If you haven’t heard of Love and Rockets, you don’t know much about alternative comics. But that’s O.K., because this ground-breaking book by Gilbert Hernandez and his brother Jaime (with occasional participation from brother Mario) recently celebrated its 25th anniversary with the release of new softcover editions of Gilbert and Jaime’s best-known storylines.
If you’ve never read Gilbert’s stuff, pick up Heartbreak Soup, the recently released first volume of Gilbert’s famous Palomar series; you’ll be struck by its intricacy, depth, and above all, compelling female characters. Beto (as he’s known by his fans) has something up his sleeve for long-time fans, tool: brand-new stories set in the early days of the series, in New Tales of Old Palomar.
In the first part of our interview, we spoke to Gilbert about revisiting the work that made him famous, the differences between the Palomar stories of today and those of a quarter century ago, and his upcoming farewell to serial-form comics. There’s plenty more of the interview to come, and an exclusive guest strip later this week, so stay tuned.
Since you wrapped up Luba in America, you’ve published a lot of pages, but not much Palomar stuff until New Tales and The High Soft Lisp and the recent Fritz & Mark stuff in L&R. Were you burned out on the Palomar and post-Palomar storylines? I’d heard rumors you were pretty much finished that storyline.
Officially I intended to end the Palomar stuff with Love and Rockets #50–that was volume 1 of Love and Rockets—and just give it a rest for a while, and just use characters I had stories for. That would be the Luba in America stuff. Well, it turns out that I had so many characters, that the Luba in America stuff just kept getting longer and longer. And I didn’t really want it to get that long. So I finally cut it off after so many years. Then I got the opportunity to do New Tales of Old Palomar, basically filling in a slot for the new Ignatz Press.
They came to you and asked you to it?
They asked me if I was open to doing a new series of self contained stuff? I said, yeah, I could do that. And I asked, “what are you looking for?”
And I said, “ok.”
Is it hard to come back to Palomar again, 25 years later?
No…Well, it’s finding new stories for old characters—that’s the hard part. It’s not that I’m bored, it’s not that I don’t want to do it again–it’s not that. Like you mentioned in your review, I have a thousand pages on each character already. So finding new stories for them is difficult. So that’s why the first New Tales of Old Palomar is sort of a streamlined, simpler version.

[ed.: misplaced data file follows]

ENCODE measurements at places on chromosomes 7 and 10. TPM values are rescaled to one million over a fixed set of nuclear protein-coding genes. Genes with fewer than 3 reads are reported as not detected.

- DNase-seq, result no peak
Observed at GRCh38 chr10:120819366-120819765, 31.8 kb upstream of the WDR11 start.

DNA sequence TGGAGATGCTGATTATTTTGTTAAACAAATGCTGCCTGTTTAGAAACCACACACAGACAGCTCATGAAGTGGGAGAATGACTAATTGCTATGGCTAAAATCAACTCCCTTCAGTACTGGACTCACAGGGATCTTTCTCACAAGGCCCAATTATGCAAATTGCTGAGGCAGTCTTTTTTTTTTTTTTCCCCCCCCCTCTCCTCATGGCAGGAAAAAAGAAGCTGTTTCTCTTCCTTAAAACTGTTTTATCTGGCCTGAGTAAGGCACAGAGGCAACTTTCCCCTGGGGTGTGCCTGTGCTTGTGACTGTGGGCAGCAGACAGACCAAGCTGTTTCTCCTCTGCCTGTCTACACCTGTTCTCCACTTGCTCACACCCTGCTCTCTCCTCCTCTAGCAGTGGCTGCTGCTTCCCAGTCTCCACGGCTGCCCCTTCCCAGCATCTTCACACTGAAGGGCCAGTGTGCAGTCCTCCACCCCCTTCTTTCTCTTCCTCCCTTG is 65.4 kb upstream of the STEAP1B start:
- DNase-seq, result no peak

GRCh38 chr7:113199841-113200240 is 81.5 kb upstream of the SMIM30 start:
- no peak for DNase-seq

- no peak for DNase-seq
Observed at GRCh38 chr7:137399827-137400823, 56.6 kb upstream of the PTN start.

How would you describe what’s different this time?
I was looking for a more reader-friendly book, because my stuff had gotten so dense, halfway down the run. I mean, yeah, sure, it was rewarding for the readers who were really following it, but if you just tried to jump on board in the middle, you’d have a hell of a time. And that’s not good for sales. You have to balance all that all at the same time, and even though I want to be true to myself, I have to be…you know.
Sales aside, it’s probably also nice to have more than one entry point for readers.
Yeah. So I took the traditional Palomar characters and story and just made a simplified, almost a young-people’s version of it. You know, like an Easy Reader version (laughs), and started out that way. As things progress, though, it’ll get a little more complex, a little darker, a little more original.
There are three New Tales coming out?
I’m hoping to do at least three, but it might be four, depending on what the publishers want.
Are these stories you’ve always wanted to tell? Tonantzin, whose origin story gets told in issue #1, is a character you’ve said is close to your heart, and here you’ve filled in a gap in her story.
Right. And then the third issue of New Tales will actually be a story of her adolescence, which I’ve never shown. They all follow different time lines. In the second issue, which will come out in May, I jump back about ten years. It’s a time I’ve never really shown in Palomar. I’m looking to do the same characters, but what you haven’t seen, that I haven’t done before. And to keep it reader friendly, for a mass audience, a general audience.
Do you see these as the next big Palomar arc? Is this a story that’s going to keep growing organically the way the original ones did, or maybe the Luba in America did?
If there’s an interest in it.
It’s hard to imagine your fans not being interested in it, but then I’m not on the publishing side.